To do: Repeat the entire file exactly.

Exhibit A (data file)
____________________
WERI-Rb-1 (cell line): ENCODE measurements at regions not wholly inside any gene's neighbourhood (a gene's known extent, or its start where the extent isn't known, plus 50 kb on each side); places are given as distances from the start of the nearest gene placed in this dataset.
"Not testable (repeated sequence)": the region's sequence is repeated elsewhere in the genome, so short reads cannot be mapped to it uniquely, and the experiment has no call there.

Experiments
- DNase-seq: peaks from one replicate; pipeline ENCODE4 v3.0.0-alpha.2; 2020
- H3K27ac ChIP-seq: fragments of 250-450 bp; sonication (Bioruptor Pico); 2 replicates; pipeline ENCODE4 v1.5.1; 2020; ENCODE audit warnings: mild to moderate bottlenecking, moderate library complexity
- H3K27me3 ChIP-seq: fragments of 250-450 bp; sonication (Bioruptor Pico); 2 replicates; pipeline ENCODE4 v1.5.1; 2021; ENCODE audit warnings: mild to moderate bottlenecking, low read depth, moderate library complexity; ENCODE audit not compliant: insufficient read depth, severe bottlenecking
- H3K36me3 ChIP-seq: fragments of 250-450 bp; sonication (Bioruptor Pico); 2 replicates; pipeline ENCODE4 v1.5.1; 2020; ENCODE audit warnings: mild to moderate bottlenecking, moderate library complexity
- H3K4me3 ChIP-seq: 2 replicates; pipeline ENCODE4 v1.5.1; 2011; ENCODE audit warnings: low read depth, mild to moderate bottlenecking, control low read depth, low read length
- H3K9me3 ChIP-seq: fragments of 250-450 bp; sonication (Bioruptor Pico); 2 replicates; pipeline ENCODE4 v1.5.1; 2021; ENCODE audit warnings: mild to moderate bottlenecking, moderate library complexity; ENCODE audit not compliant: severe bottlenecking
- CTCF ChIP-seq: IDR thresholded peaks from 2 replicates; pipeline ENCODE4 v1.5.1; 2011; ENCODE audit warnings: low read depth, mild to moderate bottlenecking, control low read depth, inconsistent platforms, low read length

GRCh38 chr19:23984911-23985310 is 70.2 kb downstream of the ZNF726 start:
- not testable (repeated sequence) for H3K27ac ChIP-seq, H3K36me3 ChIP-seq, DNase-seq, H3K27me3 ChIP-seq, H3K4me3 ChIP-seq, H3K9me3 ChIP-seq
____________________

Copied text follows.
WERI-Rb-1 (cell line): ENCODE measurements at regions not wholly inside any gene's neighbourhood (a gene's known extent, or its start where the extent isn't known, plus 50 kb on each side); places are given as distances from the start of the nearest gene placed in this dataset.
"Not testable (repeated sequence)": the region's sequence is repeated elsewhere in the genome, so short reads cannot be mapped to it uniquely, and the experiment has no call there.

Experiments
- DNase-seq: peaks from one replicate; pipeline ENCODE4 v3.0.0-alpha.2; 2020
- H3K27ac ChIP-seq: fragments of 250-450 bp; sonication (Bioruptor Pico); 2 replicates; pipeline ENCODE4 v1.5.1; 2020; ENCODE audit warnings: mild to moderate bottlenecking, moderate library complexity
- H3K27me3 ChIP-seq: fragments of 250-450 bp; sonication (Bioruptor Pico); 2 replicates; pipeline ENCODE4 v1.5.1; 2021; ENCODE audit warnings: mild to moderate bottlenecking, low read depth, moderate library complexity; ENCODE audit not compliant: insufficient read depth, severe bottlenecking
- H3K36me3 ChIP-seq: fragments of 250-450 bp; sonication (Bioruptor Pico); 2 replicates; pipeline ENCODE4 v1.5.1; 2020; ENCODE audit warnings: mild to moderate bottlenecking, moderate library complexity
- H3K4me3 ChIP-seq: 2 replicates; pipeline ENCODE4 v1.5.1; 2011; ENCODE audit warnings: low read depth, mild to moderate bottlenecking, control low read depth, low read length
- H3K9me3 ChIP-seq: fragments of 250-450 bp; sonication (Bioruptor Pico); 2 replicates; pipeline ENCODE4 v1.5.1; 2021; ENCODE audit warnings: mild to moderate bottlenecking, moderate library complexity; ENCODE audit not compliant: severe bottlenecking
- CTCF ChIP-seq: IDR thresholded peaks from 2 replicates; pipeline ENCODE4 v1.5.1; 2011; ENCODE audit warnings: low read depth, mild to moderate bottlenecking, control low read depth, inconsistent platforms, low read length

GRCh38 chr19:23984911-23985310 is 70.2 kb downstream of the ZNF726 start:
- not testable (repeated sequence) for H3K27ac ChIP-seq, H3K36me3 ChIP-seq, DNase-seq, H3K27me3 ChIP-seq, H3K4me3 ChIP-seq, H3K9me3 ChIP-seq